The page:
Anyway, my question in the title came about after reading the following in wikipedia’s entry for Romans in regards to chapters 15 & 16 being possible add-ons:
https://en.wikipedia.org/wiki/Epistle_t ... apter_form
I admit, I was a bit surprised to learn that besides the last two chapters, the only direct references to Rome are in 1:7 and 1:15. But maybe I shouldn't have been because the body of Romans doesn't directly address a specific audience or location. It just mostly lays out Paul's doctrine or testament.The Codex Boernerianus lacks the explicit references to the Roman church as the audience of the epistle found in Romans 1:7 and 1:15. There is evidence from patristic commentaries indicating that Boernarianus is not unique in this regard; many early, no longer extant manuscripts also lacked an explicit Roman addressee in Chapter 1.:31 It is notable that, when this textual variant is combined with the omission of Chapters 15 and 16, there is no longer any clear reference to the Roman church throughout the entire epistle. Harry Gamble speculates that 1:7, 1:15, and Chapters 15 and 16 may have been removed by a scribe in order to make the epistle more suitable for a "general" audience.:29ff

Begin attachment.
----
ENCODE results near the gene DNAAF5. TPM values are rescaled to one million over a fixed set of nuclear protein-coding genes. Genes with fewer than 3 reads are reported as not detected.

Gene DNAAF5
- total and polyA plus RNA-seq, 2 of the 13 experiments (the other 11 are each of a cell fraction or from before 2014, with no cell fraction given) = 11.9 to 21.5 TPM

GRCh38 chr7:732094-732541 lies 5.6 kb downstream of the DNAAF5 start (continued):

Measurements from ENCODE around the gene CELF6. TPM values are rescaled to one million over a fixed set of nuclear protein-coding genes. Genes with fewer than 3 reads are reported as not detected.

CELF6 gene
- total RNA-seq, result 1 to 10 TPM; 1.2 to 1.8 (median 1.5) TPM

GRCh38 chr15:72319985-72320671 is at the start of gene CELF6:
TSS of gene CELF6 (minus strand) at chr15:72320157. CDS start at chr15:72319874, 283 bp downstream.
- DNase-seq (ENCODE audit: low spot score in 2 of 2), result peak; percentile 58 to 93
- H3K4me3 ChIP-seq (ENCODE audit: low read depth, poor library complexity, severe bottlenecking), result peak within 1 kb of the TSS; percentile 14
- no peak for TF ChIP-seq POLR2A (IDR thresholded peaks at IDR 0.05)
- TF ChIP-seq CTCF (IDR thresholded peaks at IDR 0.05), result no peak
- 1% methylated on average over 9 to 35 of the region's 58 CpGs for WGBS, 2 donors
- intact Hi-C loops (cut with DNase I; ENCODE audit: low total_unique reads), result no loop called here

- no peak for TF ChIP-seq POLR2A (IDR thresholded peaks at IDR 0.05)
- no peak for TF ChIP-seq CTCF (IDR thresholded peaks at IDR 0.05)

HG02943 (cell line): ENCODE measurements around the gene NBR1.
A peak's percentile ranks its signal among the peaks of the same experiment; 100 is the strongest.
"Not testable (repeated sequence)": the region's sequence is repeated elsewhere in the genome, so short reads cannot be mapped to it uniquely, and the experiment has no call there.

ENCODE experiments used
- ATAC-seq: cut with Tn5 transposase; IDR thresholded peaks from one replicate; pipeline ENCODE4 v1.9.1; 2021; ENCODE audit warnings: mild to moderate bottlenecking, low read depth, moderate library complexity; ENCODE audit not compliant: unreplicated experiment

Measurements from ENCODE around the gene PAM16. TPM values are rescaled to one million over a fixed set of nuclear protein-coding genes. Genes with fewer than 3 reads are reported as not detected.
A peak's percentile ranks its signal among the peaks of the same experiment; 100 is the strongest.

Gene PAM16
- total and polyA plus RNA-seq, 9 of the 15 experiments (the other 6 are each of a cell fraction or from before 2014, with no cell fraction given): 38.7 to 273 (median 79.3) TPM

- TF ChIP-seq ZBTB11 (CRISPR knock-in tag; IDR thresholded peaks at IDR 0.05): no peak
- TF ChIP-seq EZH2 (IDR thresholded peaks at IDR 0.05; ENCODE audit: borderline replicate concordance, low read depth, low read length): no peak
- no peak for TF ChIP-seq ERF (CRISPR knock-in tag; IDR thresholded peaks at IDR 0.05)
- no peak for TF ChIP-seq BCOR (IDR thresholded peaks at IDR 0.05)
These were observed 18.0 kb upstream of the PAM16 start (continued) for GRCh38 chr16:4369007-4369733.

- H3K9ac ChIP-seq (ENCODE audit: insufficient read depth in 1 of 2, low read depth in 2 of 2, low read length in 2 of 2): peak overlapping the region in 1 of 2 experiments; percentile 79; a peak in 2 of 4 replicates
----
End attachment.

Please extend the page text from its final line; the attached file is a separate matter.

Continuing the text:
Anyway. Without going too deep into the weeds, it seems there isn't much historical evidence of 1st century christianity in Rome. Just thinking out loud, perhaps a very early editor took this existing letter (or a general sermon) and deemed it idiologically necessary to commandeer it for a better sounding audience than what was originally intended. Along with some references in Acts, this would help establish the later 'orthodox' thought of christians in Rome before 2nd century A.D.
Which leads to my main question. Was Romans originally intended for those living in Rome? If not, who was the original intended audience? Also, what early evidence is there for the 14 chapter version besides the Codex Boernerianus? And is it more compelling than evidence for the 16 chapter (or even 15 chapter) version(s)? There seems to be a lot of smoke around those last two chapters..